[texworks] Lua Extension - put into Sentance Case, Trim, Date Time, lowercase, uppercase
jfkthame at googlemail.com
Fri Sep 11 02:15:26 CEST 2009
On 10 Sep 2009, at 11:53, Stefan Löffler wrote:
> I have no experience with this kind of Qt scripting, but a preliminary
> search of the docs tells me "yes and no". If what Jonathan has in mind
> the same syntax and the same basic functions (e.g. for string
> calculations, etc.; technically speaking it implements the ECMA-262
> standard), but it doesn't have all the browser/internet related
Right, the obvious thing to do in texworks is to enable QtScript,
which (as I understand it) is an implementation of ECMAScript, which
specifically web-browser-related objects and functions.
I've been pleasantly surprised at how well it seems to work in
general, though: for example, prompted by Paul's Lua examples, I
googled for a JS Title Case function (as titlecasing is a non-trivial
operation, if you want to do it well); found something promising at <http://individed.com/code/to-title-case/
>, so I put that into a TW script, wondering if it would handle the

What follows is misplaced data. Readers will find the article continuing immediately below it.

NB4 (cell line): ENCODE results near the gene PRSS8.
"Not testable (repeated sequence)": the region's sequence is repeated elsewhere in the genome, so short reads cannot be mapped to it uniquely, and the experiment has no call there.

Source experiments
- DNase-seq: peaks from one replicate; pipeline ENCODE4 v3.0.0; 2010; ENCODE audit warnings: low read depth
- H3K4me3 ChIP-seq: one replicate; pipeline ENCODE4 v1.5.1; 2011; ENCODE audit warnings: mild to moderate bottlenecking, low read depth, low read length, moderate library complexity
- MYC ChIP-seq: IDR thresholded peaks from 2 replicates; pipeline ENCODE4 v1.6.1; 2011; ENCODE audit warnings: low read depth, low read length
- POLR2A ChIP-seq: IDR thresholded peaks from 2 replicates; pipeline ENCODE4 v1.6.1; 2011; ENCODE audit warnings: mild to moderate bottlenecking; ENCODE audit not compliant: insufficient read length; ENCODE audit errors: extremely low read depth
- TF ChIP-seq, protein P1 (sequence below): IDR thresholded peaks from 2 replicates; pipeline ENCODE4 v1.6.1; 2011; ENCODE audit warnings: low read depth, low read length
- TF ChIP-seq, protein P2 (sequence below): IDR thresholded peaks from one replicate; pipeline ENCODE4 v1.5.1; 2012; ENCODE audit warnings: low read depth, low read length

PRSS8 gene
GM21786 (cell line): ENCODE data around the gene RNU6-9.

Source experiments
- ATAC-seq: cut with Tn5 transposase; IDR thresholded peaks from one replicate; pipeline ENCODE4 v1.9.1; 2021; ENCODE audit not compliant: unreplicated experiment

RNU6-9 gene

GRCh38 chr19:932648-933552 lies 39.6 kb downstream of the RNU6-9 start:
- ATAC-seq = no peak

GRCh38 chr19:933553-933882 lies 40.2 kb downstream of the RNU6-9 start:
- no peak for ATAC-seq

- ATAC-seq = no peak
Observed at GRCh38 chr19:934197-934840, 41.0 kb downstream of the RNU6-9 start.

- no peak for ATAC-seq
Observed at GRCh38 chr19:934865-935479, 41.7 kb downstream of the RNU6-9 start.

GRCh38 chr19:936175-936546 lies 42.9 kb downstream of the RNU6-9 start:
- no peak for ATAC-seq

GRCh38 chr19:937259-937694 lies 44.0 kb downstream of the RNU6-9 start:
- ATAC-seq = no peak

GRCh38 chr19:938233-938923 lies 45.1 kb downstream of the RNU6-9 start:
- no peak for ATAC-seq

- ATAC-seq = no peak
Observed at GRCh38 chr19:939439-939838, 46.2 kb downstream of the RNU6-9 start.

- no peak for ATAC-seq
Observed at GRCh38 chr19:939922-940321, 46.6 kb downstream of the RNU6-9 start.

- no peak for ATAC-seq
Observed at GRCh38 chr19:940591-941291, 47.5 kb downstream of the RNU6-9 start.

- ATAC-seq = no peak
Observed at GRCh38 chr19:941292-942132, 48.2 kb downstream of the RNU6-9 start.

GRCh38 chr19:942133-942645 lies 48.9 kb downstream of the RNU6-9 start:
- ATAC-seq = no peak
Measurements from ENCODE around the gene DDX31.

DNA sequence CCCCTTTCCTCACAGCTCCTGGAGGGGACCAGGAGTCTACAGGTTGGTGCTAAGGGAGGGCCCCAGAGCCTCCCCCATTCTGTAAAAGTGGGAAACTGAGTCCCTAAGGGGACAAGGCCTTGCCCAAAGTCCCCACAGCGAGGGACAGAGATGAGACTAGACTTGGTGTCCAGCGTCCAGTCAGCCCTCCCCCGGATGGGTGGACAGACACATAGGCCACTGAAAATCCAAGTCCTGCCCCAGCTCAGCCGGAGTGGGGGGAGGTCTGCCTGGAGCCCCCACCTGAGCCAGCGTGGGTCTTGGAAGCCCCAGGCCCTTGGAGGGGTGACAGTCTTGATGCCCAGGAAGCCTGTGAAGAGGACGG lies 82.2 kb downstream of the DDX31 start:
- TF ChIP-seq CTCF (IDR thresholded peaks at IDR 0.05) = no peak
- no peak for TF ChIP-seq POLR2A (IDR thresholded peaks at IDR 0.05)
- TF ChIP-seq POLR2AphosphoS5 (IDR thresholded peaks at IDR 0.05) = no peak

tricky regexes, etc.... worked perfectly.
> No window, document,
Qt objects such as the document and window are scriptable, actually,
though we may want to add setters for more properties: for example,
AFAICT a script can read the window geometry (position, size) but
cannot change it to arbitrary values, only call specific functions
such as showMaximized (which works fine from script, I just tried).
But we can trivially add things like move() and size() to allow a
script more control (so you could write a custom window-arranging
script, for example, to configure them to your liking).
> location and also no XMLHttpRequest
> (which, IIRC, wasn't supported by many browsers for quite a while). So
> much for the bad news.
> The good news is that it could be relatively easy to work around this.
> Qt does support HTTP requests, and it has additional classes to handle
> XML. So one could fabricate something similar to XMLHttpRequest().
> However, I'm not sure if this can be done from within the script (I
> think it would have to be done on the C++ side and then made available
> to the script; but these are details).
Right, I don't think there's any ready-made networking support, but I
don't think it would be hard to add a scriptable object that can make
requests and receive responses.
>> It just seems mind blowing what could be achieved. Tap directly into
>> databases .., well do anything that the server that recives the
>> request can process.
> Just one word of caution at the end. This mechanism can be incredibly
> dangerous. If you execute scripts that you don't trust (and many
> seem to do this every day), you open the gates to viruses, hackers and
> who knows what else. So I'd discourage automatic internet requests
> within scripts, and in any case the user has to be informed and has to
> be able to choose whether or not a particular request should be made.
We'll need to label the package "Handle With Care". :)
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